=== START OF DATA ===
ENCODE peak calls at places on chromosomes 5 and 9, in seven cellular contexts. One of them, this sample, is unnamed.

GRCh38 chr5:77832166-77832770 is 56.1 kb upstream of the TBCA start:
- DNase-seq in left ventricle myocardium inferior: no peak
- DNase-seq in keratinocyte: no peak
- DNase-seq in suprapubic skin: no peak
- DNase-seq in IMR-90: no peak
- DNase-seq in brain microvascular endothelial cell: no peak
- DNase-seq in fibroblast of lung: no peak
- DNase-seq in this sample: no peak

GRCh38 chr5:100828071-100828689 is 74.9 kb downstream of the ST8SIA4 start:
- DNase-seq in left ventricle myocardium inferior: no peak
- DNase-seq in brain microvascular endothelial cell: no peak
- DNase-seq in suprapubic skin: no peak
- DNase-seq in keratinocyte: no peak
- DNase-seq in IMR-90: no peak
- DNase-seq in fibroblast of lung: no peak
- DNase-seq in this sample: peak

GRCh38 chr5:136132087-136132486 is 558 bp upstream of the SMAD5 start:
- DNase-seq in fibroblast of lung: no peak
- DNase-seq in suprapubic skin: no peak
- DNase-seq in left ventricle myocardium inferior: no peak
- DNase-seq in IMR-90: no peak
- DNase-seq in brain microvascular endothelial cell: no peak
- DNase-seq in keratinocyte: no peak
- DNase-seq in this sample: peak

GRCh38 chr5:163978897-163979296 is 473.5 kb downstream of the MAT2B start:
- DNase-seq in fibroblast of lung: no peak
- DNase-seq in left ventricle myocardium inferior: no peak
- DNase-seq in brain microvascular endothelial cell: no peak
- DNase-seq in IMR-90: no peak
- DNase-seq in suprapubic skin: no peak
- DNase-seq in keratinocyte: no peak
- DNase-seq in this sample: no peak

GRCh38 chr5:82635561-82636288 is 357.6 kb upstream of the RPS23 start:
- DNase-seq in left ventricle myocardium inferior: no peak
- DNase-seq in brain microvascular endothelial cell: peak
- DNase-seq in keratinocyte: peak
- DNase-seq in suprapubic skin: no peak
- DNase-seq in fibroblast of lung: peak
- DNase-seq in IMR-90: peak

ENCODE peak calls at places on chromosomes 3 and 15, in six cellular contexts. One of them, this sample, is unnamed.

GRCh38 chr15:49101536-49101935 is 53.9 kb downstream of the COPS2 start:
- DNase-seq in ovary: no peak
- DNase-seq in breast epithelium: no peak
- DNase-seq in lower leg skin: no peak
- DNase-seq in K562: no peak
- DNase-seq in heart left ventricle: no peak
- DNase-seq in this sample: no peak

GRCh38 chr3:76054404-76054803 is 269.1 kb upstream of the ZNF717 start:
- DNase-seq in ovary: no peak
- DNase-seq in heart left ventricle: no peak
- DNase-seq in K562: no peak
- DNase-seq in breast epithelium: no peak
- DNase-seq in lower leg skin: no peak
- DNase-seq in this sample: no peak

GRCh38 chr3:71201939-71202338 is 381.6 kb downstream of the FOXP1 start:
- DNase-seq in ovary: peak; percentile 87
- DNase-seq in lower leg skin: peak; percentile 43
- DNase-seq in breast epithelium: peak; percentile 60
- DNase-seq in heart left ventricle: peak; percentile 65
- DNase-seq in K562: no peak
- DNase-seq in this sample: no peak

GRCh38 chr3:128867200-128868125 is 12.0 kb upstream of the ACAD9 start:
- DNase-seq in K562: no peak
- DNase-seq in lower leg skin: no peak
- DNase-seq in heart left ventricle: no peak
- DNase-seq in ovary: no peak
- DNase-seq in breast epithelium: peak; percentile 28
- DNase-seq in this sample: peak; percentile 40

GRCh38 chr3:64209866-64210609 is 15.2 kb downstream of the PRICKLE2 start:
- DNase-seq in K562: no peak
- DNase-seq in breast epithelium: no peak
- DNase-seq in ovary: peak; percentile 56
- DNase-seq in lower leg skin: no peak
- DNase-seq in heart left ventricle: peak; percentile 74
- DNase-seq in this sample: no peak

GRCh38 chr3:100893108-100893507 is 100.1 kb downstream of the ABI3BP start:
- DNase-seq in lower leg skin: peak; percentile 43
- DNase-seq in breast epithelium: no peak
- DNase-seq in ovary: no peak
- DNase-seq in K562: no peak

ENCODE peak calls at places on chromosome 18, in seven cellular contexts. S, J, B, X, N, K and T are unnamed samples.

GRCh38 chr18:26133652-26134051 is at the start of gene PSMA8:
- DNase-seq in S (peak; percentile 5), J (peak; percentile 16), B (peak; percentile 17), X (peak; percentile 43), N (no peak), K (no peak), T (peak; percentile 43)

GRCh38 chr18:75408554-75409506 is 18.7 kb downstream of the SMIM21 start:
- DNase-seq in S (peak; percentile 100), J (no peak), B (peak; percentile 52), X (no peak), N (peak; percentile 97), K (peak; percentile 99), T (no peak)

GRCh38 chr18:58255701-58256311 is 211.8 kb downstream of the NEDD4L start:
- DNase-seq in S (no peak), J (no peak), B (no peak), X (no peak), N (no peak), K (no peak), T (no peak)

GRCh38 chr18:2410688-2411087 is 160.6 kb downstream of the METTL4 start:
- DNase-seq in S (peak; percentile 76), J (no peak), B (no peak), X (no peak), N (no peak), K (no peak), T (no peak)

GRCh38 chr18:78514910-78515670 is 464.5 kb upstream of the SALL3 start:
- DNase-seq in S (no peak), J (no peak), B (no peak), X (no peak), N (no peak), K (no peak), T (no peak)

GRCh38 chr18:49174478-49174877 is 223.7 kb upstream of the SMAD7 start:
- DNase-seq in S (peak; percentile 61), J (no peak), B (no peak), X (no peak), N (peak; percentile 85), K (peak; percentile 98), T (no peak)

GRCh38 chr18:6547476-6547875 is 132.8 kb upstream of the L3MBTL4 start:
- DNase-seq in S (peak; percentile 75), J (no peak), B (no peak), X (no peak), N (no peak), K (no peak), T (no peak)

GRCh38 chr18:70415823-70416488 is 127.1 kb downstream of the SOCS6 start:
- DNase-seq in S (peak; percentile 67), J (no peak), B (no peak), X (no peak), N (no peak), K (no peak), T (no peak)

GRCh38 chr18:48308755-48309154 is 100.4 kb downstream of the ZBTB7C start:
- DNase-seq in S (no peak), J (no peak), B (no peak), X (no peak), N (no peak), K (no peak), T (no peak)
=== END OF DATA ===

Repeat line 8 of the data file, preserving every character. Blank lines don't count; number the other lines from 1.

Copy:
- DNase-seq in fibroblast of lung: no peak